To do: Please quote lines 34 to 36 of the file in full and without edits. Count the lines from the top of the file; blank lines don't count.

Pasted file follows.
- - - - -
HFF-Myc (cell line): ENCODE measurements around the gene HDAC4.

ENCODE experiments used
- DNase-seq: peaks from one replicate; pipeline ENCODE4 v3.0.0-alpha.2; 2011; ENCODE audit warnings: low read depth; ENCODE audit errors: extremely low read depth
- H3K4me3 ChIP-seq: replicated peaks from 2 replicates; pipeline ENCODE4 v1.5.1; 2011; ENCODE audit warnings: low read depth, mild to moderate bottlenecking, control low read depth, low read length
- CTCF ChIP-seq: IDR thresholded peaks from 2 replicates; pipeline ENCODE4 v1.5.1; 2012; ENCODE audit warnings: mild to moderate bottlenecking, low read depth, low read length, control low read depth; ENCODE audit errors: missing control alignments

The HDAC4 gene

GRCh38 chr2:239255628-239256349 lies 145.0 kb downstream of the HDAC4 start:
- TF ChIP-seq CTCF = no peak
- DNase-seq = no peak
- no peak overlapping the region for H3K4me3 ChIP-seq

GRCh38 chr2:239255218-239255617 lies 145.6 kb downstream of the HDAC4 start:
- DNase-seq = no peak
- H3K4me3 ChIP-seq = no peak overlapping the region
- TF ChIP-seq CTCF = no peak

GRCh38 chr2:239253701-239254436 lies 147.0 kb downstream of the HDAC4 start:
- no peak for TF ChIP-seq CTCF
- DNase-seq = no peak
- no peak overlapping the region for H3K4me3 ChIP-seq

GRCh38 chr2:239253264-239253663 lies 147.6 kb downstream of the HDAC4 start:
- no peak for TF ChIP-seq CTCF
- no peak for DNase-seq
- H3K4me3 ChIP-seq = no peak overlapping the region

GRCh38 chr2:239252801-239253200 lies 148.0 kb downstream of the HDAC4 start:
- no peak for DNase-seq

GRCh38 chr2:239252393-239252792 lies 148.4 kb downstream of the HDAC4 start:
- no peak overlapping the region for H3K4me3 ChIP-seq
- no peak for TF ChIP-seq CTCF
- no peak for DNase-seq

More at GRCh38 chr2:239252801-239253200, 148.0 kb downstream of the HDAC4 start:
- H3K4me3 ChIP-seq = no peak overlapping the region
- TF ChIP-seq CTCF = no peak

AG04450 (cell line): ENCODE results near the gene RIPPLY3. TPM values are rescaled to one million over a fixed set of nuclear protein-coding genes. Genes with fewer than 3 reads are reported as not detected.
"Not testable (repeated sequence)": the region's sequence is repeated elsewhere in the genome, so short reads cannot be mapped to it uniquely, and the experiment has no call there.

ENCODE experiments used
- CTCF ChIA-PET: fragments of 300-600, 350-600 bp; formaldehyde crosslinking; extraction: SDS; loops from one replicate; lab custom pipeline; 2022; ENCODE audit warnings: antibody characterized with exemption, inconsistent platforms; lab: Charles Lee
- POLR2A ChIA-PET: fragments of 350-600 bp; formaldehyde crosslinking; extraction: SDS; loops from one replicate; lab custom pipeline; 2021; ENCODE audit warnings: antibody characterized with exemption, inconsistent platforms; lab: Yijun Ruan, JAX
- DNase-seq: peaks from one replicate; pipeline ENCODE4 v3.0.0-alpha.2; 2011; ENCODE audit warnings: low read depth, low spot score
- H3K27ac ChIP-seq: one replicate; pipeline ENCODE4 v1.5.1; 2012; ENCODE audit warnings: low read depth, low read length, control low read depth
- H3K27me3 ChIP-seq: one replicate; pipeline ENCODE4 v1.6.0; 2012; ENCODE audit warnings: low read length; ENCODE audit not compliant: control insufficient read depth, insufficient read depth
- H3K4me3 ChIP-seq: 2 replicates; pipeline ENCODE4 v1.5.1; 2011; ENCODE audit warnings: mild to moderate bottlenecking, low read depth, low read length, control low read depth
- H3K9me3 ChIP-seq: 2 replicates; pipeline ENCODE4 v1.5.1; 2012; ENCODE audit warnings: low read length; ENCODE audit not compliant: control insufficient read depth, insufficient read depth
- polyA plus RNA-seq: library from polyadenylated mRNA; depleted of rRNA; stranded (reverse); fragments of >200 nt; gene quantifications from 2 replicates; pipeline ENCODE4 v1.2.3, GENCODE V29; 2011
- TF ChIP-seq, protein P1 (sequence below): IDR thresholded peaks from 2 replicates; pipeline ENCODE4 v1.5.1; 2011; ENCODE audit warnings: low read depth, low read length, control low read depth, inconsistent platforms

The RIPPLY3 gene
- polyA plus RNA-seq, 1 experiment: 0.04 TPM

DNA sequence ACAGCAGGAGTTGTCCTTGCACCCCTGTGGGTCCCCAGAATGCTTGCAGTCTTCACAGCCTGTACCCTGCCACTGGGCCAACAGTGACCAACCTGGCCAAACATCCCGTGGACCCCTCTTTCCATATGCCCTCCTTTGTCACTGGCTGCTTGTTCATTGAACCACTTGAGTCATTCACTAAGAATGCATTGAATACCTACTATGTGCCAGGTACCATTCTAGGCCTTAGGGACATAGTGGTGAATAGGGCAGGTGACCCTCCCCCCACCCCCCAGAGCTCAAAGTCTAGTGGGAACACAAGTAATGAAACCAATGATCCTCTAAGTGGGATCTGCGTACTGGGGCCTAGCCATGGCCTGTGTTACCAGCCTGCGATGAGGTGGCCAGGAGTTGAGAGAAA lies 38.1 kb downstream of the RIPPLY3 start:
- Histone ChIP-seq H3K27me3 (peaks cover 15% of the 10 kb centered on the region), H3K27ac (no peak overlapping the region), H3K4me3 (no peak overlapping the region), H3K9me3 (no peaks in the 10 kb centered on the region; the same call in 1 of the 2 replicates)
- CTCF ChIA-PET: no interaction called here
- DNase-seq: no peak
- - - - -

ENCODE experiments used
- CTCF ChIA-PET: fragments of 300-600, 350-600 bp; formaldehyde crosslinking; extraction: SDS; loops from one replicate; lab custom pipeline; 2022; ENCODE audit warnings: antibody characterized with exemption, inconsistent platforms; lab: Charles Lee
- POLR2A ChIA-PET: fragments of 350-600 bp; formaldehyde crosslinking; extraction: SDS; loops from one replicate; lab custom pipeline; 2021; ENCODE audit warnings: antibody characterized with exemption, inconsistent platforms; lab: Yijun Ruan, JAX